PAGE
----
I got a little ahead of myself last time when I thought my harvesting days were over. But, now I think it is officially official. I thought it appropriate to share some funny things I’ve learned and a few snapshots I was able to take when I wasn’t busy operating heavy machinery.
1. Desperate times may call for desperate measures …. and corn shucks can come in very handy.
2. Interpreting sign language wasn’t part of the job description, but it was very important to understand the hand signals coming from the combine when I was without a radio.
– Hands shoulder width apart, palms facing down (some might interpret this slow down) meant stay where you are (also sometimes accompanied by both hands spread outward in a “he’s safe!” kind of motion)
– Index finger point in the direction of the truck (semi) meant take the load back and switch tractors.
– One hand, palm facing inward motioning quickly meant follow me.
– Index finger pointed upwards in a circling motion meant turn around and follow me.
– The universal ‘one hand across the neck’ meant STOP whatever you are doing.
3. That little knob on the steering wheel is BRILLIANT! At first, I thought it was more like a tumor on a normal steering wheel, but I quickly realized how useful it was for sharp turns. Sometimes, when Eeyore was working on a long row, I would practice (slowly and carefully) backing up so I could be prepared if the need ever arose (and it did!).
4. Some little kids (boys) don’t believe it’s possible for a girl to drive a tractor and will say, “You’re a girl, you can’t drive a tractor,” while he is riding in my tractor. Some girl tractor drivers might get defensive.
5. I never really shook off the nerves of driving such important, big, and expensive equipment. Eeyore said that was alright.
6. One time, I was driving with Partner and it was one of the loooooong days. I guess there isn’t a pre-requisite for my loopy stages, but this was one of those times. I told Eeyore a joke on the radio… and he didn’t hear. I said it again… and he didn’t hear. I said it a third time and THEN realized I was talking into the wrong side of the radio. There are only two sides.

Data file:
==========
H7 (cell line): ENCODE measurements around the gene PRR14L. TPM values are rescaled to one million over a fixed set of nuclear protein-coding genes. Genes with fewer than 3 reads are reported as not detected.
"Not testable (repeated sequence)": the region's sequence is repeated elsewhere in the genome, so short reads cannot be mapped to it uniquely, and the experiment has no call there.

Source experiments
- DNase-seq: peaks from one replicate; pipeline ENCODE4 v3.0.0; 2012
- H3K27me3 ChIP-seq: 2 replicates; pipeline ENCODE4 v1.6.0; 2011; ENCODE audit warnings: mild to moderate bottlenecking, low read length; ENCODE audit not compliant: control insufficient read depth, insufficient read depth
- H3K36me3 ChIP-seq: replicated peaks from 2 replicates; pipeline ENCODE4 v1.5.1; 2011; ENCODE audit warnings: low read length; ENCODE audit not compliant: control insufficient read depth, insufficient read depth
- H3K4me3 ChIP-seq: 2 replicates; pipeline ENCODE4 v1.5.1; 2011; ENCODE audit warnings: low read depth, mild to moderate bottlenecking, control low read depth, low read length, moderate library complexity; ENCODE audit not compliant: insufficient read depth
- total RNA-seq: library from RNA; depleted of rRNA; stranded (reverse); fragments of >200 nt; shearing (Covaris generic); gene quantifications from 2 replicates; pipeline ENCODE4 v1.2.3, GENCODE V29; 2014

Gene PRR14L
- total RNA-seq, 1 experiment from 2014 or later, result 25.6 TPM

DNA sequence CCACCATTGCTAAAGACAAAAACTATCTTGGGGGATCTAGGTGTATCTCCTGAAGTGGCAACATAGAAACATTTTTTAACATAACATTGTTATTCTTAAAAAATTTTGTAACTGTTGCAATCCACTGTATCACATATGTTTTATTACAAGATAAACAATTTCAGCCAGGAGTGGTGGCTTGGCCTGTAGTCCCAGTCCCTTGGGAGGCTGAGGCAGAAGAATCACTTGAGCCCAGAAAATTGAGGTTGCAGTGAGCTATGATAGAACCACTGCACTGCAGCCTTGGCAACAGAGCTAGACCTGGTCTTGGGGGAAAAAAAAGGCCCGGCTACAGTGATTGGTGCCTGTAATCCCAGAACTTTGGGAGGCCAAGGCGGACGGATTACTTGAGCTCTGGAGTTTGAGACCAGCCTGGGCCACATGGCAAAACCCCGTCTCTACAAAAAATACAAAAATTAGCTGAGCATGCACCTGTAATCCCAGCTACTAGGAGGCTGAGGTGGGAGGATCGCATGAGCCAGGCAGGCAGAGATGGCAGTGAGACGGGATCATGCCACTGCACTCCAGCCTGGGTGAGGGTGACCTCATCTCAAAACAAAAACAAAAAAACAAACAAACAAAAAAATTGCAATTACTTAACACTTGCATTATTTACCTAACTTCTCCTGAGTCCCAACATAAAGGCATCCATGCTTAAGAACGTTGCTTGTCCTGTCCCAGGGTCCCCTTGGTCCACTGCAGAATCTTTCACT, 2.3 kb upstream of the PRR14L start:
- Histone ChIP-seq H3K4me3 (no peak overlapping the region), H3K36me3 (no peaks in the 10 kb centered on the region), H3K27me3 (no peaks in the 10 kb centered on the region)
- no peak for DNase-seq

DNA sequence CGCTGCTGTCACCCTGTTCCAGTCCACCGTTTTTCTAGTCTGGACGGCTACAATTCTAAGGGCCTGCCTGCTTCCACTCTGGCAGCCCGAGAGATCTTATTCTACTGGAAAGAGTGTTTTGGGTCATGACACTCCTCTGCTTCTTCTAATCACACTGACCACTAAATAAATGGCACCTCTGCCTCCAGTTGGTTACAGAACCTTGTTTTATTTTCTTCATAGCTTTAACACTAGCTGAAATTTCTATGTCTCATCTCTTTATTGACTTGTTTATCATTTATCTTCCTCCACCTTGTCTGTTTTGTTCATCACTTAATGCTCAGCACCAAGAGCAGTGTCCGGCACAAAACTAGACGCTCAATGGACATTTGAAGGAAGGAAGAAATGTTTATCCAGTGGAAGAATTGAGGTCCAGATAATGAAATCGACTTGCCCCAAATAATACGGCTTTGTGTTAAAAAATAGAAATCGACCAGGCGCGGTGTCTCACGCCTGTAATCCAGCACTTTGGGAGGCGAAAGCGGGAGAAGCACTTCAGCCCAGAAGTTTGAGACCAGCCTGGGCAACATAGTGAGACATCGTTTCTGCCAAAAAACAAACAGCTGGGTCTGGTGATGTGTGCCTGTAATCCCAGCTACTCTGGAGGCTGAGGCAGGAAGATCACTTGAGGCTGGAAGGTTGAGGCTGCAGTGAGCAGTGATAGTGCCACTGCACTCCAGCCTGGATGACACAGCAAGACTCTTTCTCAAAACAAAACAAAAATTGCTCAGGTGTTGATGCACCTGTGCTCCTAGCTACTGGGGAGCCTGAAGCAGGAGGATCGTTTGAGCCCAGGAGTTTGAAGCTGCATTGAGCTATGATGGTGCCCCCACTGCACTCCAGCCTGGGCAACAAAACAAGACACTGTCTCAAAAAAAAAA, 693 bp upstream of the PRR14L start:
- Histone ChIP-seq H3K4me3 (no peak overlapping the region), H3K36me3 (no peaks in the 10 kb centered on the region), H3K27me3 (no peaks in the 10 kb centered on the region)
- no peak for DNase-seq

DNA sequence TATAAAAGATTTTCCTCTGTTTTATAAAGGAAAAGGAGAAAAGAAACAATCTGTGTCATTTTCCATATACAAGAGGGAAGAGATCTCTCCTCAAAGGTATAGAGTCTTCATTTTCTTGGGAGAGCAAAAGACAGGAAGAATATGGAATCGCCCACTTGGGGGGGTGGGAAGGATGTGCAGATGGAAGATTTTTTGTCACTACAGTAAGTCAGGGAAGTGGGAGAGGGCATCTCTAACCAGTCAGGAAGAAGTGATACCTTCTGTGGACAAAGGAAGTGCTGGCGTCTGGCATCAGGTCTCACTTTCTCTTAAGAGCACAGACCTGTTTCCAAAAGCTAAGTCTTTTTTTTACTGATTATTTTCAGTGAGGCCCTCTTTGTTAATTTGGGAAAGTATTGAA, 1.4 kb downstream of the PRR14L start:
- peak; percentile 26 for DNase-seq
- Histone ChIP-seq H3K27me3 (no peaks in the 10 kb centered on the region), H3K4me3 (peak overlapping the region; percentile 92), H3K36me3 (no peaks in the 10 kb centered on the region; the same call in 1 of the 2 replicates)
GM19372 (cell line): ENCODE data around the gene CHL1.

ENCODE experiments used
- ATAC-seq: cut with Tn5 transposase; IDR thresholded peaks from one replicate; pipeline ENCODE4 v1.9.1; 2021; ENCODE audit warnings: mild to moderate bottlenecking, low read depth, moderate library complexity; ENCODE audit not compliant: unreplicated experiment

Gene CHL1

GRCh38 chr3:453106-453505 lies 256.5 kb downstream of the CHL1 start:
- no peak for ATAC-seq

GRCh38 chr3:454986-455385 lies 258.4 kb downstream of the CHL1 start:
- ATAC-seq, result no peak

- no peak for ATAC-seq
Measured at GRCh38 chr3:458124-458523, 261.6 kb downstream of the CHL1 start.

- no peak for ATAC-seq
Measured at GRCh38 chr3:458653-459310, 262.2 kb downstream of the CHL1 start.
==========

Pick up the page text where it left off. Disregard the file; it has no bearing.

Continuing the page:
7. I didn’t really ever step foot in the combine (which I’m glad for because there were LOTS of buttons and computers and chances for me to screw something up!). But, Eeyore did enlist my help to oil the chains. Every once in a while we would stop and I’d climb up and sit in his seat (where my feet wouldn’t touch the ground) and I’d push the only three buttons I knew – so he could oil the combine chains.
8. I’ve got to be honest, I think it takes a special kind of person to farm. It’s you, your machine, and the field … ALL day long. As Eeyore would say, I “have the gift of gab” so the time spent harvesting these rolling hills has been a bit of a stretch. Farmers can only take so much “gab” and it’s important to be sensitive to the limit. I had my journal and studies with me, but I had a limit too. One time, at AWANA, I was running around chasing kids and some parents were kind of looking at me like, “where in the world did you get that energy?” and I just explained, “I’ve been trapped in a tractor all day long!”
9. I learned a bit about farming and tiling and terraces and yields. Mostly, I can throw around terms that make a lot of sense to some people, but I tried to store away useful information (just in case my contribution to a commune someday is as a farmer). For example, these days you will see only one ear on a stalk and they are engineered that way because it allows the plant to focus on producing one very healthy ear of corn instead of splitting it between two. This also means the stalks are closer together.